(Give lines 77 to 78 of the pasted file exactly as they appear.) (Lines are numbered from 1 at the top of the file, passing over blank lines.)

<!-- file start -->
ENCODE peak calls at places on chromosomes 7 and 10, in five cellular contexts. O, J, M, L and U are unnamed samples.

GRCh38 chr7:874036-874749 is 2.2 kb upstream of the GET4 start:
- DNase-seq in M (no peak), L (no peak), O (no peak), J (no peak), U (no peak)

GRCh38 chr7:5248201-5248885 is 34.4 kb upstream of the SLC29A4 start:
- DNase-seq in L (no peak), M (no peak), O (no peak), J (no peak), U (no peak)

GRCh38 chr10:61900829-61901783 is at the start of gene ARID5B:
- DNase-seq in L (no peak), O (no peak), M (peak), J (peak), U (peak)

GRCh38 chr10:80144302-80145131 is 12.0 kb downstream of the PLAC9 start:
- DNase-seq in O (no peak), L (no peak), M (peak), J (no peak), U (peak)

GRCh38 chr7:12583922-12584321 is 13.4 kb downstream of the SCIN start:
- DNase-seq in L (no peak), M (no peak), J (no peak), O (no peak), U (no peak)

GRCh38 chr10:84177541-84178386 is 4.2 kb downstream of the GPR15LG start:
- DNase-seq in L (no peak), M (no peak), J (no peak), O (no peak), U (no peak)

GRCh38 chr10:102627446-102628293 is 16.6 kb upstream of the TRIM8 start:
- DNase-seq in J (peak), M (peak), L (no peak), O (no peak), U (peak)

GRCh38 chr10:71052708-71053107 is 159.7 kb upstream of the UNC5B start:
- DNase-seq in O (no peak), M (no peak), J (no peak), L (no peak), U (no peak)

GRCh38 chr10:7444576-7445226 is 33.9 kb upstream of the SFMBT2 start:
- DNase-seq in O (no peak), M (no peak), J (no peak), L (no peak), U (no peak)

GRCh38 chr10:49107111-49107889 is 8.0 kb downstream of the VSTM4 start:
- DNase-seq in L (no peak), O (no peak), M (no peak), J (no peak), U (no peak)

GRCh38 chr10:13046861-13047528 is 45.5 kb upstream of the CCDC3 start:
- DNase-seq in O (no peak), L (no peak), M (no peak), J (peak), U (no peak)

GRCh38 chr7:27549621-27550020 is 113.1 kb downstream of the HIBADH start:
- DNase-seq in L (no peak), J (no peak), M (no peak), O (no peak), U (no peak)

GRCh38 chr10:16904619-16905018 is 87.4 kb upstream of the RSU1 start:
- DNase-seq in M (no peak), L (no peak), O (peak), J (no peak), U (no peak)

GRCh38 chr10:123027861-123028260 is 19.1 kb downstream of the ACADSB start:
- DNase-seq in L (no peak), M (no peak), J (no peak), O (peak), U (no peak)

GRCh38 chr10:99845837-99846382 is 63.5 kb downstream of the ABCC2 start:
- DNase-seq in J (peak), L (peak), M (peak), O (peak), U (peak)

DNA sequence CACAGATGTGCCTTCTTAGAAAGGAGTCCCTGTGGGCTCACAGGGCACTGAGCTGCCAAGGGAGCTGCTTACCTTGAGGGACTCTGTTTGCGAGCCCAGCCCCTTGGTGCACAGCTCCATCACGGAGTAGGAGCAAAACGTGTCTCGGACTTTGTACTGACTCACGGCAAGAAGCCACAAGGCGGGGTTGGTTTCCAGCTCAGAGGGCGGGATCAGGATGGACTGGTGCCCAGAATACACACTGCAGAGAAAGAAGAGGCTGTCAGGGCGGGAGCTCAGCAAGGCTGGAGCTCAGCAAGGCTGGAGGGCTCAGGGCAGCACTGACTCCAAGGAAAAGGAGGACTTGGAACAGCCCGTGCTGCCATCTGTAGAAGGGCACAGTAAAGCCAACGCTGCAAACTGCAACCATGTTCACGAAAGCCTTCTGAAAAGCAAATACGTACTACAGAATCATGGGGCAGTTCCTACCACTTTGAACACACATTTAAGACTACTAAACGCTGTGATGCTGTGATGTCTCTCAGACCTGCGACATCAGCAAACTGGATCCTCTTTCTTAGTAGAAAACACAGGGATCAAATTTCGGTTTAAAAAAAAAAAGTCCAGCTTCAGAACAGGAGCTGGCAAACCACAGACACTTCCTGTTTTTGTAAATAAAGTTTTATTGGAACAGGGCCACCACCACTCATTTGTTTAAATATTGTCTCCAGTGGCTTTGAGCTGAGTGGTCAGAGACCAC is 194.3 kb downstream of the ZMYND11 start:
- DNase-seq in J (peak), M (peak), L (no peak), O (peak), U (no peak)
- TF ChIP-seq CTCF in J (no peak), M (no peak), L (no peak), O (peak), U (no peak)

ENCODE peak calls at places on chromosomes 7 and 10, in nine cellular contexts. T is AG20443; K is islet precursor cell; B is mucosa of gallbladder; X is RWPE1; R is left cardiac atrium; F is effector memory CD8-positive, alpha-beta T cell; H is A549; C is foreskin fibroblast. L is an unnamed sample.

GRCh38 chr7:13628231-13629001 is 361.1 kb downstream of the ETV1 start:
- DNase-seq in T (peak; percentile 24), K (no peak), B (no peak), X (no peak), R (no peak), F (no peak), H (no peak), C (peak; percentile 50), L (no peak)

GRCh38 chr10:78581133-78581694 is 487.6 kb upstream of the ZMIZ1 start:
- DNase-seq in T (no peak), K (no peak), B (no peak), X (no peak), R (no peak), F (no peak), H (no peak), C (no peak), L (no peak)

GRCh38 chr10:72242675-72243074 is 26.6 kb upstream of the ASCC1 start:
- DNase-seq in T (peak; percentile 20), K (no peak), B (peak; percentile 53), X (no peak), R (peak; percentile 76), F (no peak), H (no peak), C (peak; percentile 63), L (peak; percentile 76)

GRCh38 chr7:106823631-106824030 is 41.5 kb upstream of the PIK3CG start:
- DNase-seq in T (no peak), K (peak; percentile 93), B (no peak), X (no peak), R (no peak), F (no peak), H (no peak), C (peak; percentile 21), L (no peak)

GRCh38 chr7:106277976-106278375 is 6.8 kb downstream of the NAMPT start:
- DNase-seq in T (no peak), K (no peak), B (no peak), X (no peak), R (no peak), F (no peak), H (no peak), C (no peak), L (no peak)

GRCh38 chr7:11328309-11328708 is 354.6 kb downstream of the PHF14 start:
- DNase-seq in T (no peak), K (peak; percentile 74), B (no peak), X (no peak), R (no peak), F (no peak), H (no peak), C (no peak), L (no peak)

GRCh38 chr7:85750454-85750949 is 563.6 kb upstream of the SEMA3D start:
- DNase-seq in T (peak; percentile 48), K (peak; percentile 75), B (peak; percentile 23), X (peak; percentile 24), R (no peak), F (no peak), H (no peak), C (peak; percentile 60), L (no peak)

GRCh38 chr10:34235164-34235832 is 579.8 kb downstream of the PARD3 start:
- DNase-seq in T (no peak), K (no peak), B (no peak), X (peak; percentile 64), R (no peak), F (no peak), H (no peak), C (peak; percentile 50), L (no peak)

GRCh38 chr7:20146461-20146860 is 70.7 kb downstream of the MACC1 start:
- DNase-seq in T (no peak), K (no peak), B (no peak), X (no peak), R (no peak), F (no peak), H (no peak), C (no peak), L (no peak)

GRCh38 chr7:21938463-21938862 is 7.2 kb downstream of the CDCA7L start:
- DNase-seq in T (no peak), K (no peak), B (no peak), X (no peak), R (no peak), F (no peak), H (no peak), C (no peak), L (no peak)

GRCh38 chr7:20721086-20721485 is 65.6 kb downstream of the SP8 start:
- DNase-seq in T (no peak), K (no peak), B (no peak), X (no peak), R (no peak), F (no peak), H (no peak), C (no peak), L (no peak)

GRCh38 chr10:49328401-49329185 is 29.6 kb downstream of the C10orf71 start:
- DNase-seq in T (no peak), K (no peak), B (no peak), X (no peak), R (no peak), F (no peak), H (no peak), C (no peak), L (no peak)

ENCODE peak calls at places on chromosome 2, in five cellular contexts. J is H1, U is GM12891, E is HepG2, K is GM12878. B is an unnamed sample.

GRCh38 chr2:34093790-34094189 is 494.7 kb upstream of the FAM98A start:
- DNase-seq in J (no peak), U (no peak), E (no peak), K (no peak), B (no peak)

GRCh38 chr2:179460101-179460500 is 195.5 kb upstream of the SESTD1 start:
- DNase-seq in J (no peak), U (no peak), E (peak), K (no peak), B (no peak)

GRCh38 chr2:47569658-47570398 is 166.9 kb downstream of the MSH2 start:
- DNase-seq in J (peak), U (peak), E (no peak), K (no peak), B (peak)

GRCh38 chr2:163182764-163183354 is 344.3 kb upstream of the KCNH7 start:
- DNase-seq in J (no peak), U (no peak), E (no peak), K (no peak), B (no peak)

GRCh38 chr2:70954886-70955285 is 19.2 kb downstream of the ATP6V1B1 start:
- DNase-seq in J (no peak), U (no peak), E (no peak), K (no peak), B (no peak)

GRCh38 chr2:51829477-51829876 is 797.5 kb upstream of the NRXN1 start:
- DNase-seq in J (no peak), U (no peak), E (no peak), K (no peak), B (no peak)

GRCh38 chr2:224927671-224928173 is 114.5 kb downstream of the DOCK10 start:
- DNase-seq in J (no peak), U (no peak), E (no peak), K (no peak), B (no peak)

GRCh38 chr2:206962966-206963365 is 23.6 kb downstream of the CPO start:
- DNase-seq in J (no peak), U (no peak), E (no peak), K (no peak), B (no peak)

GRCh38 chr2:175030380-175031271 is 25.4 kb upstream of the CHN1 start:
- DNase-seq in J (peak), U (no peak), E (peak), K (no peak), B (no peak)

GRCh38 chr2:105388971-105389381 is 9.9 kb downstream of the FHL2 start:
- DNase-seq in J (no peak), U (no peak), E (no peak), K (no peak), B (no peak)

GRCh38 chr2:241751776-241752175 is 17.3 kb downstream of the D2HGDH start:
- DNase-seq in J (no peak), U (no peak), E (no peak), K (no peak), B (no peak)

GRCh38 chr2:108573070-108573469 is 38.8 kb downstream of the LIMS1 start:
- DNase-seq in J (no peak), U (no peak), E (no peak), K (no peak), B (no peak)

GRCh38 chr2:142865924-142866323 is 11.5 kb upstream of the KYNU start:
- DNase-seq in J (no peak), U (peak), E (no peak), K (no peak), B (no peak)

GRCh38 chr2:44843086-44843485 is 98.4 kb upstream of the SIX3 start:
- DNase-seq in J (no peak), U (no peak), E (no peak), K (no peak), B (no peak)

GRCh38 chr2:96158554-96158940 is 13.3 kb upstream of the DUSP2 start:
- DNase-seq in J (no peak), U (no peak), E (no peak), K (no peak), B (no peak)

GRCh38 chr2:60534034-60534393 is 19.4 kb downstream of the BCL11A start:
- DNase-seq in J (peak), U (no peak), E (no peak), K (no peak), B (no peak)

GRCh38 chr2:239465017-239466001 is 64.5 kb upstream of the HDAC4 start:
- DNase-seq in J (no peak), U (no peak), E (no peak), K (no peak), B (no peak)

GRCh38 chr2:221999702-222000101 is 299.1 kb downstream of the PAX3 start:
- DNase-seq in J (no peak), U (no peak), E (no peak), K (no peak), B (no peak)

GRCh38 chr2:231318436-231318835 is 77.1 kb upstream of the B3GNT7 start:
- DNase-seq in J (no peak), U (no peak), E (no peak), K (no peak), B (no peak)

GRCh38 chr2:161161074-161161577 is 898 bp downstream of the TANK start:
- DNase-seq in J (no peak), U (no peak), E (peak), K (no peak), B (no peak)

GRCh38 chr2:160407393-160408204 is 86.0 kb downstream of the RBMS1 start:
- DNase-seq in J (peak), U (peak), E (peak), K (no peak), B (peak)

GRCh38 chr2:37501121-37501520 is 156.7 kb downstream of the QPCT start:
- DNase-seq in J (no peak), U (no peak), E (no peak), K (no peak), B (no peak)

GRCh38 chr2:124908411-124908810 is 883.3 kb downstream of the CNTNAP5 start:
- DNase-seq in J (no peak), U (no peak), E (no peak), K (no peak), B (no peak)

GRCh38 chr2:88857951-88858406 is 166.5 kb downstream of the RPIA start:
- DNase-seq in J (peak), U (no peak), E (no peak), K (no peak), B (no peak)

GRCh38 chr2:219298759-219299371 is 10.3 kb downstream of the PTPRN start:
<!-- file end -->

GRCh38 chr2:175030380-175031271 is 25.4 kb upstream of the CHN1 start:
- DNase-seq in J (peak), U (no peak), E (peak), K (no peak), B (no peak)